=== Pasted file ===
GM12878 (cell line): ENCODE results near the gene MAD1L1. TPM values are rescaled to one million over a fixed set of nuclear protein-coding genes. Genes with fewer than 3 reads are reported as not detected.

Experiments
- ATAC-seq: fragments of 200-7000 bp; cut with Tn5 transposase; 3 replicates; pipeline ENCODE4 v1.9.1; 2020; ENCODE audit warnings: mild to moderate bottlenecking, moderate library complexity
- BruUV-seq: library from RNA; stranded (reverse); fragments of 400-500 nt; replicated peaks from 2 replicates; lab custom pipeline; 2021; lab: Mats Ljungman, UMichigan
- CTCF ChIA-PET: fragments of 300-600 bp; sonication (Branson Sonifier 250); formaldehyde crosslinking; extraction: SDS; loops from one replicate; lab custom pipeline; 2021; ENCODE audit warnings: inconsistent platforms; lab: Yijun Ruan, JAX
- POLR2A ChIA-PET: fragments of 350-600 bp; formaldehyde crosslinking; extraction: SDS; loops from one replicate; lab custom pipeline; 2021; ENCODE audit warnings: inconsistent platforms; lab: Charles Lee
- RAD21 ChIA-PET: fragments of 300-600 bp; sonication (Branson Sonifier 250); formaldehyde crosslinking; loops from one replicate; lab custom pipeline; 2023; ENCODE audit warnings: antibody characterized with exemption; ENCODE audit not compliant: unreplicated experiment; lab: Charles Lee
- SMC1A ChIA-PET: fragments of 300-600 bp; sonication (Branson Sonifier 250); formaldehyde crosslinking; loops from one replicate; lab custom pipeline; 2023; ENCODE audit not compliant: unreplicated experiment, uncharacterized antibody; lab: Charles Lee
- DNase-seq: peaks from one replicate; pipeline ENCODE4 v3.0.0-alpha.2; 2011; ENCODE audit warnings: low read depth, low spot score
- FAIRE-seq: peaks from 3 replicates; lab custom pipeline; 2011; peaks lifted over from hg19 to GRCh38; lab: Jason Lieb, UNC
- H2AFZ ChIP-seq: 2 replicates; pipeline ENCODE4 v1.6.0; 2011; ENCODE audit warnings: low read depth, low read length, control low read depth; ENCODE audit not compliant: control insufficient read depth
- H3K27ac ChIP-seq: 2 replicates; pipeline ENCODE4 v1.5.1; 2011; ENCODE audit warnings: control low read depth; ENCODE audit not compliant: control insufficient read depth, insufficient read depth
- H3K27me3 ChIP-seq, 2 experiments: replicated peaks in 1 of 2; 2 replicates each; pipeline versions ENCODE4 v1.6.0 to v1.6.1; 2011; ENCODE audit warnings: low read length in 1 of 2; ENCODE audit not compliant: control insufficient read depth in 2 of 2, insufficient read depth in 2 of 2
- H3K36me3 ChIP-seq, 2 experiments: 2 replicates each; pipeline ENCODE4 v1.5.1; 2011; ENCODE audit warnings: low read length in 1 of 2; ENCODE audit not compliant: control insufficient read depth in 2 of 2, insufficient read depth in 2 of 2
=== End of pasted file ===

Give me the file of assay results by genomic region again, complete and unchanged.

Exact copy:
GM12878 (cell line): ENCODE results near the gene MAD1L1. TPM values are rescaled to one million over a fixed set of nuclear protein-coding genes. Genes with fewer than 3 reads are reported as not detected.

Experiments
- ATAC-seq: fragments of 200-7000 bp; cut with Tn5 transposase; 3 replicates; pipeline ENCODE4 v1.9.1; 2020; ENCODE audit warnings: mild to moderate bottlenecking, moderate library complexity
- BruUV-seq: library from RNA; stranded (reverse); fragments of 400-500 nt; replicated peaks from 2 replicates; lab custom pipeline; 2021; lab: Mats Ljungman, UMichigan
- CTCF ChIA-PET: fragments of 300-600 bp; sonication (Branson Sonifier 250); formaldehyde crosslinking; extraction: SDS; loops from one replicate; lab custom pipeline; 2021; ENCODE audit warnings: inconsistent platforms; lab: Yijun Ruan, JAX
- POLR2A ChIA-PET: fragments of 350-600 bp; formaldehyde crosslinking; extraction: SDS; loops from one replicate; lab custom pipeline; 2021; ENCODE audit warnings: inconsistent platforms; lab: Charles Lee
- RAD21 ChIA-PET: fragments of 300-600 bp; sonication (Branson Sonifier 250); formaldehyde crosslinking; loops from one replicate; lab custom pipeline; 2023; ENCODE audit warnings: antibody characterized with exemption; ENCODE audit not compliant: unreplicated experiment; lab: Charles Lee
- SMC1A ChIA-PET: fragments of 300-600 bp; sonication (Branson Sonifier 250); formaldehyde crosslinking; loops from one replicate; lab custom pipeline; 2023; ENCODE audit not compliant: unreplicated experiment, uncharacterized antibody; lab: Charles Lee
- DNase-seq: peaks from one replicate; pipeline ENCODE4 v3.0.0-alpha.2; 2011; ENCODE audit warnings: low read depth, low spot score
- FAIRE-seq: peaks from 3 replicates; lab custom pipeline; 2011; peaks lifted over from hg19 to GRCh38; lab: Jason Lieb, UNC
- H2AFZ ChIP-seq: 2 replicates; pipeline ENCODE4 v1.6.0; 2011; ENCODE audit warnings: low read depth, low read length, control low read depth; ENCODE audit not compliant: control insufficient read depth
- H3K27ac ChIP-seq: 2 replicates; pipeline ENCODE4 v1.5.1; 2011; ENCODE audit warnings: control low read depth; ENCODE audit not compliant: control insufficient read depth, insufficient read depth
- H3K27me3 ChIP-seq, 2 experiments: replicated peaks in 1 of 2; 2 replicates each; pipeline versions ENCODE4 v1.6.0 to v1.6.1; 2011; ENCODE audit warnings: low read length in 1 of 2; ENCODE audit not compliant: control insufficient read depth in 2 of 2, insufficient read depth in 2 of 2
- H3K36me3 ChIP-seq, 2 experiments: 2 replicates each; pipeline ENCODE4 v1.5.1; 2011; ENCODE audit warnings: low read length in 1 of 2; ENCODE audit not compliant: control insufficient read depth in 2 of 2, insufficient read depth in 2 of 2